Fees due and recoverable

(2) The fees are due and payable on March 1 of the following year and may be recovered as a debt due to Her Majesty.

TRANSITIONAL PROVISIONS

Reduced capital requirement

9. For a period of one year beginning on the day on which these Regulations come into force, the amount of unencumbered paid-up capital required under subparagraph 3(1)(b)(i) is at least $1,000,000.

Reinsurance by company

10. An approved mortgage insurer that caused itself, before the day on which these Regulations come into force, to be reinsured by a company within the meaning of section 2 of the Act against a risk that it had undertaken under its contracts of insurance may, despite paragraph 4(a), continue to be reinsured against that risk by that company for a period of no more than three years beginning on the day on which these Regulations come into force.

COMING INTO FORCE

S.C. 2011, c. 15

11. These Regulations come into force on the day on which section 20 of the Supporting Vulnerable Seniors and Strengthening Canada’s Economy Act comes into force, but if they are registered after that day, they come into force on the day on which they are registered.

REGULATORY IMPACT ANALYSIS STATEMENT

(This statement is not part of the regulations.)

Issues and objectives

Laws governing federally regulated financial institutions require lenders to obtain mortgage insurance on loans with a down payment of less than 20%. Mortgage insurance is available from the Canada Mortgage and Housing Corporation (CMHC) and from private mortgage insurers. Because CMHC is a Crown corporation, the Government is ultimately responsible for all of CMHC’s obligations, including its mortgage insurance claims. To make it possible for private insurers to compete effectively with CMHC, the Government also backs, through contractual guarantee agreements, the insurance provided to lenders by private mortgage insurers (i.e. Genworth Financial Mortgage Insurance Company Canada, Canada Guaranty Mortgage Insurance Company, and PMI Mortgage Insurance Company Canada).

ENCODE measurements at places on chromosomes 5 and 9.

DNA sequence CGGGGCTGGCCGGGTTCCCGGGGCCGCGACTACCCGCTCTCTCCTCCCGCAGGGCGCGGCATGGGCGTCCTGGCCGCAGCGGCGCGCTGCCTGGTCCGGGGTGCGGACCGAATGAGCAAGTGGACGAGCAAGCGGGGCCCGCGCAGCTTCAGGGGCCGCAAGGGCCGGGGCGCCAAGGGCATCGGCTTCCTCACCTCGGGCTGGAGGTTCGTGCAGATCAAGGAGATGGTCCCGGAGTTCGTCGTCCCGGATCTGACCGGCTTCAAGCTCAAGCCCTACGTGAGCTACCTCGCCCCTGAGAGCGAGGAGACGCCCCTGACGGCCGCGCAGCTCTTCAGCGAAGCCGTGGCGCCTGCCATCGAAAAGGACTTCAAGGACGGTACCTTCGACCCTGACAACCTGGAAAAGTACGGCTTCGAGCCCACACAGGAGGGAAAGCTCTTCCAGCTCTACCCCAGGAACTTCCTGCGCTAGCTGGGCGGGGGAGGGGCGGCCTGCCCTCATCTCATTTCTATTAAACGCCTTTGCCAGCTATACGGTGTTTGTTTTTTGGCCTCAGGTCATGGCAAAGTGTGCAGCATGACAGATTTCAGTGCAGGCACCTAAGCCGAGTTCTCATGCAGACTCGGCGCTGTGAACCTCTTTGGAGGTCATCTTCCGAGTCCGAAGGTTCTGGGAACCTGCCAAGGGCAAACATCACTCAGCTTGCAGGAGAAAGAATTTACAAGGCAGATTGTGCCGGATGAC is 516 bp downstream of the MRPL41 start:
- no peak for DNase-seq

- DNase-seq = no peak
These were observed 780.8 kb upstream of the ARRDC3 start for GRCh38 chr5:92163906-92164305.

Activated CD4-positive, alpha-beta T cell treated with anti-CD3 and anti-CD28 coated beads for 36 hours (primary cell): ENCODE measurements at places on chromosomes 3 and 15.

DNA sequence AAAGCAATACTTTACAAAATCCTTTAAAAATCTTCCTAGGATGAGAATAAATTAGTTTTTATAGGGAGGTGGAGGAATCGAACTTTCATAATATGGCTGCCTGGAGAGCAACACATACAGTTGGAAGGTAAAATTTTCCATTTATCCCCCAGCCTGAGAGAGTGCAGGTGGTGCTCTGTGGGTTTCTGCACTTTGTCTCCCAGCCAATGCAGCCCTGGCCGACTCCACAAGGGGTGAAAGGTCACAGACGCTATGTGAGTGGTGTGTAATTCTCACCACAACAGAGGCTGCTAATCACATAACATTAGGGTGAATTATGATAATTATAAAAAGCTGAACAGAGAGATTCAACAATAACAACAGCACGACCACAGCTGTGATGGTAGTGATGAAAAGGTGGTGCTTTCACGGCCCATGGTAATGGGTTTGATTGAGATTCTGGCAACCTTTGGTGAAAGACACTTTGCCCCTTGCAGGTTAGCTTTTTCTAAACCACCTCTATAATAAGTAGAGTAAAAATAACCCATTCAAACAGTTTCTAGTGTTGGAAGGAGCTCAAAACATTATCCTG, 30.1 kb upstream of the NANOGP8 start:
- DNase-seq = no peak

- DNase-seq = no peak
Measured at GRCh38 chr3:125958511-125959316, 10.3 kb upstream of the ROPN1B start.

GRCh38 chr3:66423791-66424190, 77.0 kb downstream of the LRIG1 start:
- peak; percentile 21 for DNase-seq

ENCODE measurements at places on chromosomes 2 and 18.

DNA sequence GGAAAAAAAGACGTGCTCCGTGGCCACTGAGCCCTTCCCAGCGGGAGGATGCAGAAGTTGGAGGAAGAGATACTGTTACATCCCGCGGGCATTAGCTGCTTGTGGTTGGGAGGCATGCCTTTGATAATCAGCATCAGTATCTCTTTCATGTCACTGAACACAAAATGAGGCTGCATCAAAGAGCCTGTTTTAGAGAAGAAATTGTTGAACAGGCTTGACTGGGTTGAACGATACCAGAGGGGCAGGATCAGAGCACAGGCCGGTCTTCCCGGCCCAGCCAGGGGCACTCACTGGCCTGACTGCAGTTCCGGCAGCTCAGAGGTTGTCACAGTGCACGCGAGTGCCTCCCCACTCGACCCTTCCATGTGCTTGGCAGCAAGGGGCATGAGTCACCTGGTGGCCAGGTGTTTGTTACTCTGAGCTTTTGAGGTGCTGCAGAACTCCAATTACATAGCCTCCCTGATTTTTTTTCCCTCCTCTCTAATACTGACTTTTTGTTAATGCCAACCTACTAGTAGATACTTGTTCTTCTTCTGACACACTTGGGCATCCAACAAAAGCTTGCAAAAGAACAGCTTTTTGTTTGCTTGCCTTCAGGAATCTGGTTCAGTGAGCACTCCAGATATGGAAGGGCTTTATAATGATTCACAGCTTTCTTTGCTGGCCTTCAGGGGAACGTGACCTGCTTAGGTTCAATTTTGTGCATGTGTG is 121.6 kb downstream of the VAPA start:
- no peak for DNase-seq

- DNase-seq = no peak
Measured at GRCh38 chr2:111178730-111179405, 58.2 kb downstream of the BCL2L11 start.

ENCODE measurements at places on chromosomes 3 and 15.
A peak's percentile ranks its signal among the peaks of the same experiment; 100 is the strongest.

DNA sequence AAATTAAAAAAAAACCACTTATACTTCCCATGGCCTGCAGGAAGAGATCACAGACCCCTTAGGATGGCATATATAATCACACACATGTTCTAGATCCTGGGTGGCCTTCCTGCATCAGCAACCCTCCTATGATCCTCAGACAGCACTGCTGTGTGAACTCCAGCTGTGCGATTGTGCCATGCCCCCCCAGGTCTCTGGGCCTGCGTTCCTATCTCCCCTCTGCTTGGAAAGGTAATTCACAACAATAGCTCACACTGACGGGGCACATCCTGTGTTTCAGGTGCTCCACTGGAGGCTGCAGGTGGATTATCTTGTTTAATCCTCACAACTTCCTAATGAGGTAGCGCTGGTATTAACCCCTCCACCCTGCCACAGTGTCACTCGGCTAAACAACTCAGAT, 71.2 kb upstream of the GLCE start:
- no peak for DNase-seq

In Budget 2011, the Government committed to introducing a legislative framework that formalizes existing mortgage insurance arrangements with private mortgage insurers and CMHC. This new legislative framework will strengthen the government’s oversight of the mortgage insurance industry and support the efficient functioning of the housing finance market and the stability of the financial system. In addition, the framework will be more transparent and will improve accountability compared with the current contractual arrangement regime.

The new legislative framework for mortgage insurance received Royal Assent in June 2011 as Part 7 of the Supporting Vulnerable Seniors and Strengthening Canada’s Economy Act, and comprises the Protection of Residential Mortgage or Hypothecary Insurance Act (PRMHIA), as well as consequential amendments to the National Housing Act (NHA), the Office of the Superintendent of Financial Institutions Act (OSFI Act) and the Budget Implementation Act, 2006. The regulations are required in order to fully implement this legislative framework.

Description

There are three regulations: the Protection of Residential Mortgage or Hypothecary Insurance Regulations, the Housing Loan (Insurance, Guarantee and Protection) Regulations, and the Regulations Amending the Assessment of Financial Institutions Regulations, 2001.

Protection of Residential Mortgage or Hypothecary Insurance Regulations

The Protection of Residential Mortgage or Hypothecary Insurance Regulations outline the criteria that a lender must meet before it can be designated as a qualified mortgage lender by an approved mortgage insurer under the PRMHIA, including minimum capital requirements, and experience requirements related to underwriting and administering mortgage loans. (see footnote 1) Specifically, the Regulations require that a lender must be a corporation that is authorized to lend in the jurisdiction in which it operates, as well as meet one of a number of other criteria (e.g. be a bank). The criteria are the same as in the guarantee agreements, except for an increase in capital requirements for unregulated lenders (from $1 million to $3 million), in order to account for inflation and increased property values.